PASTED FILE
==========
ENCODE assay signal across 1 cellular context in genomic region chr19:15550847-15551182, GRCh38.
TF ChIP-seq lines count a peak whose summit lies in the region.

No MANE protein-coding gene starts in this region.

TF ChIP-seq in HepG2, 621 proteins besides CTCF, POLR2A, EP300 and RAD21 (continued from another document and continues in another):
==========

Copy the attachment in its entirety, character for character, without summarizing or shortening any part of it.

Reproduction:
ENCODE assay signal across 1 cellular context in genomic region chr19:15550847-15551182, GRCh38.
TF ChIP-seq lines count a peak whose summit lies in the region.

No MANE protein-coding gene starts in this region.

TF ChIP-seq in HepG2, 621 proteins besides CTCF, POLR2A, EP300 and RAD21 (continued from another document and continues in another):